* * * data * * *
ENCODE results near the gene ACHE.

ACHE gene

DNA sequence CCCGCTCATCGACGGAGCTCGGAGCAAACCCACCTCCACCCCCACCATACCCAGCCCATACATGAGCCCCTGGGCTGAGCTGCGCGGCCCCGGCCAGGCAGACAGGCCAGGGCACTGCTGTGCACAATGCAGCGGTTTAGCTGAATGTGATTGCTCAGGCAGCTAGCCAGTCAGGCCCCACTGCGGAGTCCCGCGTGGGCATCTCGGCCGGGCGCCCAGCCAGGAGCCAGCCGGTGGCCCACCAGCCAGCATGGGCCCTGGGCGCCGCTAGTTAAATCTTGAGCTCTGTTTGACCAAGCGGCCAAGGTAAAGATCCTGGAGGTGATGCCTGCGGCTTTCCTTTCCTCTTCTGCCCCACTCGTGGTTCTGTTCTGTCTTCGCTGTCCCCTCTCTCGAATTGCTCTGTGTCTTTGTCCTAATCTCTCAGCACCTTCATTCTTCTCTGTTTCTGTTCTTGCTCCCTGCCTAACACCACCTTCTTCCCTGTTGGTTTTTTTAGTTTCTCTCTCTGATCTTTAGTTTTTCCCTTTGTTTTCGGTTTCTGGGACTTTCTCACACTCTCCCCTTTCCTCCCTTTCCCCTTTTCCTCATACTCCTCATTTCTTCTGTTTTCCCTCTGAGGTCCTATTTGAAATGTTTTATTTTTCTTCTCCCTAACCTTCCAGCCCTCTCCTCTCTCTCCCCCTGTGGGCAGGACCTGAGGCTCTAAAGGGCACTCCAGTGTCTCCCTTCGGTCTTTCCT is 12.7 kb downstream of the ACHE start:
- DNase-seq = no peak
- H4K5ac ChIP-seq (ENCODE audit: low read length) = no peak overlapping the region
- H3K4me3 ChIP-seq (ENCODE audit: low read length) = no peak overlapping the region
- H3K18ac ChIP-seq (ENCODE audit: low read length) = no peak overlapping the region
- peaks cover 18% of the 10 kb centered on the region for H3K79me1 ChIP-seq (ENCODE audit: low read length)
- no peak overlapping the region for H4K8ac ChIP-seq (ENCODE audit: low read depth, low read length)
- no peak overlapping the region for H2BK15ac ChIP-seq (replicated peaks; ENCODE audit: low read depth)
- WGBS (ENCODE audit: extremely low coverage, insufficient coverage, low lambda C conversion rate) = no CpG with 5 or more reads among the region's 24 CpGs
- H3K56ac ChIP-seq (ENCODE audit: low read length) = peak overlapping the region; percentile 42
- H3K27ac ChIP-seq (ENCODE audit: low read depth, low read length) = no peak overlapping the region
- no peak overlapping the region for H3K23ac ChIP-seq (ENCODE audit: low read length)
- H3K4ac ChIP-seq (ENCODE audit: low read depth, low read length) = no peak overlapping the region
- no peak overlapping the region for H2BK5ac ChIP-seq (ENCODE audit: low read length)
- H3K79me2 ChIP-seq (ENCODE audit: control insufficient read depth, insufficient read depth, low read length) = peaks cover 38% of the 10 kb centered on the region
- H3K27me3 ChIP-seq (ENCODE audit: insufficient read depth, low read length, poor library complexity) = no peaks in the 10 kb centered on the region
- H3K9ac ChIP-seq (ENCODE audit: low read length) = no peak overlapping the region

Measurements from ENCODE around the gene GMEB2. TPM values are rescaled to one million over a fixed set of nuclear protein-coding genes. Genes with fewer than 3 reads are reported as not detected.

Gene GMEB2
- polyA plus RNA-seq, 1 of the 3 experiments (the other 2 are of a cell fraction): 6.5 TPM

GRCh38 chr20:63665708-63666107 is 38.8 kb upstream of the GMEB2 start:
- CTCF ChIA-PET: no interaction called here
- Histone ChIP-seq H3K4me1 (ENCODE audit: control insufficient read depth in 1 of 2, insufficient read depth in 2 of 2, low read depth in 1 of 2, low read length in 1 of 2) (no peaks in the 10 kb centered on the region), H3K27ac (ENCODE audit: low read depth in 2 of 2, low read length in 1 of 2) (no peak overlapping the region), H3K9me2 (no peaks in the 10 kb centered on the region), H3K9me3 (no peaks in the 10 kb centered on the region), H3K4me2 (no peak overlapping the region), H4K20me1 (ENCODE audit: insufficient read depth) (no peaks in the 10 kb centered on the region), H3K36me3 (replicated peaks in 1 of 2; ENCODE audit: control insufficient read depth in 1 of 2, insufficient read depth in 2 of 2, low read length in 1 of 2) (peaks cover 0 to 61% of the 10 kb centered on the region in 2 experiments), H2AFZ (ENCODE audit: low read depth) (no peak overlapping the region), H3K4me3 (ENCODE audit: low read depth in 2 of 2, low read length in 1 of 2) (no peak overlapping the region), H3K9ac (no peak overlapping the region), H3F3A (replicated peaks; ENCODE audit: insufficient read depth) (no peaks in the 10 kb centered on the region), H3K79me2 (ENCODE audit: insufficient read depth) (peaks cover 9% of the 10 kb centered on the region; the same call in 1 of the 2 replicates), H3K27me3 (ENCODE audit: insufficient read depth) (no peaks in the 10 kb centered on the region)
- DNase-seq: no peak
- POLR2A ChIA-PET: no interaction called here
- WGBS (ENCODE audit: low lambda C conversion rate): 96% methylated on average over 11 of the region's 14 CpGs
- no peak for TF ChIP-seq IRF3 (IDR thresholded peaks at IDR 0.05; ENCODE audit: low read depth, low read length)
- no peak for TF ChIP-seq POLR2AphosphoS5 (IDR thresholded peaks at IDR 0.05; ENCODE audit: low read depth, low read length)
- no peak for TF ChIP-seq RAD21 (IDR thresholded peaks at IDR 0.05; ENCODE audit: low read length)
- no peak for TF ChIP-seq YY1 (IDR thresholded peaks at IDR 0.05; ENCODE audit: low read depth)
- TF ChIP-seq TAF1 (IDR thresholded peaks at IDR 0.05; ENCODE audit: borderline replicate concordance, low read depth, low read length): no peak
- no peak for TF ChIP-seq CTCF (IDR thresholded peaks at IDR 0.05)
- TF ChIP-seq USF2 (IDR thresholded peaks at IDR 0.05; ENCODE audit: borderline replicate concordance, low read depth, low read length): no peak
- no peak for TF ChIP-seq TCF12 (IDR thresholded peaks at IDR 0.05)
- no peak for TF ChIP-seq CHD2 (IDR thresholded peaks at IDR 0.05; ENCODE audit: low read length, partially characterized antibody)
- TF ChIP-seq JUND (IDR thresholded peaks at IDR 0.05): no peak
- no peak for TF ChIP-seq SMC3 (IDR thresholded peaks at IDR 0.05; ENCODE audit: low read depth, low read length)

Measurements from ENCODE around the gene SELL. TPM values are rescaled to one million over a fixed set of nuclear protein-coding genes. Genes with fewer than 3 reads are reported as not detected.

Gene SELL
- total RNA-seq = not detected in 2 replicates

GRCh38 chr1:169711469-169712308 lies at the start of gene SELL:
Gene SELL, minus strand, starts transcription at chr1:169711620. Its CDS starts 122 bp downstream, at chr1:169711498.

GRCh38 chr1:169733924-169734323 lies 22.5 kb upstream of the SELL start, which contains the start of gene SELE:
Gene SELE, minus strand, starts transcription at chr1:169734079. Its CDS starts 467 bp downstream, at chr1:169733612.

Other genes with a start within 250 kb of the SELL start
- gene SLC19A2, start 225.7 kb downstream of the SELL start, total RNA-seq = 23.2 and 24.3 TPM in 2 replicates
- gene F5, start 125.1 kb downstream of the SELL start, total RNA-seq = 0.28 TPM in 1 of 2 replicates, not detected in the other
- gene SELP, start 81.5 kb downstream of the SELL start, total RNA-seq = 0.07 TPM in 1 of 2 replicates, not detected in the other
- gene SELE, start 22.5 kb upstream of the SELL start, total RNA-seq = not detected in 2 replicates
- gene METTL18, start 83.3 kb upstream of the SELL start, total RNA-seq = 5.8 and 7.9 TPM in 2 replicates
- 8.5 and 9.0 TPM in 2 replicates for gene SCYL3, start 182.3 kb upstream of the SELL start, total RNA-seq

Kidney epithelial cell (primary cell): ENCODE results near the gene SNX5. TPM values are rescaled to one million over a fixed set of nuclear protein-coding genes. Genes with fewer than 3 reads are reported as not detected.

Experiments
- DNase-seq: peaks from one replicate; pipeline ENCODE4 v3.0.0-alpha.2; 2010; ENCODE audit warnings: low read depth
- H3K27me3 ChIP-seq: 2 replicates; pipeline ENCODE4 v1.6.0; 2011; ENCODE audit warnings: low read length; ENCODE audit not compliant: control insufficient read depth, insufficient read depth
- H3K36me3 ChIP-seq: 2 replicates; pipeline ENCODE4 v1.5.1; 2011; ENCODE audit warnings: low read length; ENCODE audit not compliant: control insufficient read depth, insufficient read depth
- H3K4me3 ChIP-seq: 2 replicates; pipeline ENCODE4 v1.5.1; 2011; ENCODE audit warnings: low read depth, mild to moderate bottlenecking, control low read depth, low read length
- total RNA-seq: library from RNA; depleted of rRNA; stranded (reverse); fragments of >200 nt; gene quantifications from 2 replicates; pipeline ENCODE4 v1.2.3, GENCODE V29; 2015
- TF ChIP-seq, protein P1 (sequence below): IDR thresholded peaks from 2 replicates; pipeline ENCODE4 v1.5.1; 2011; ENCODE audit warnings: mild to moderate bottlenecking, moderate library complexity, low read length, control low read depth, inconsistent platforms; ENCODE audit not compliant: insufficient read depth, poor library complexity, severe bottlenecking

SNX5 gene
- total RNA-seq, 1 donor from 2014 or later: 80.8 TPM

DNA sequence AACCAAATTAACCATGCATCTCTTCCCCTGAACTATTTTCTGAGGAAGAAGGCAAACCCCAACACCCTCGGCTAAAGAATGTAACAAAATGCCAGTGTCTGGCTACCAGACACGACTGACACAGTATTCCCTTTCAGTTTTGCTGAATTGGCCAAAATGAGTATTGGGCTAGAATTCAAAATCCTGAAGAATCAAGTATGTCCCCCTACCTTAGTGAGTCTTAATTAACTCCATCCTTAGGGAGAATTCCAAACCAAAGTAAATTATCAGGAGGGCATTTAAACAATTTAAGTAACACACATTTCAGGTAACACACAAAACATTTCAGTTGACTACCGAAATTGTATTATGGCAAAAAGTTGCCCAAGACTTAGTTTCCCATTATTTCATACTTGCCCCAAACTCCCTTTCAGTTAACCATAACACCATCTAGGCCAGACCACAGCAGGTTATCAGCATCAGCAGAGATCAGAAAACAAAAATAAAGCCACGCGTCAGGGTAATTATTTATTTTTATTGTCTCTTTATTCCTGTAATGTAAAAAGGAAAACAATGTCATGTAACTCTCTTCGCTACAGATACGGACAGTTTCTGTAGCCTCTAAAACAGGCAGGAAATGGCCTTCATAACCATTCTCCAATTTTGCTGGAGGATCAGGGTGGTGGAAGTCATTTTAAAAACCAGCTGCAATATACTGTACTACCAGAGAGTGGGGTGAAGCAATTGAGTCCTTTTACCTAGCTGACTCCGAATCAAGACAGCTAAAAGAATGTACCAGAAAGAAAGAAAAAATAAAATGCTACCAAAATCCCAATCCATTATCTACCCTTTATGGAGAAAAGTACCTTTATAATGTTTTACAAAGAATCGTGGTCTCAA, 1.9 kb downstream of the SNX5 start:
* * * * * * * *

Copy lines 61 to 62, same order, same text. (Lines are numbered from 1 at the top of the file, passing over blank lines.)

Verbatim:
- TF ChIP-seq, protein P1 (sequence below): IDR thresholded peaks from 2 replicates; pipeline ENCODE4 v1.5.1; 2011; ENCODE audit warnings: mild to moderate bottlenecking, moderate library complexity, low read length, control low read depth, inconsistent platforms; ENCODE audit not compliant: insufficient read depth, poor library complexity, severe bottlenecking

SNX5 gene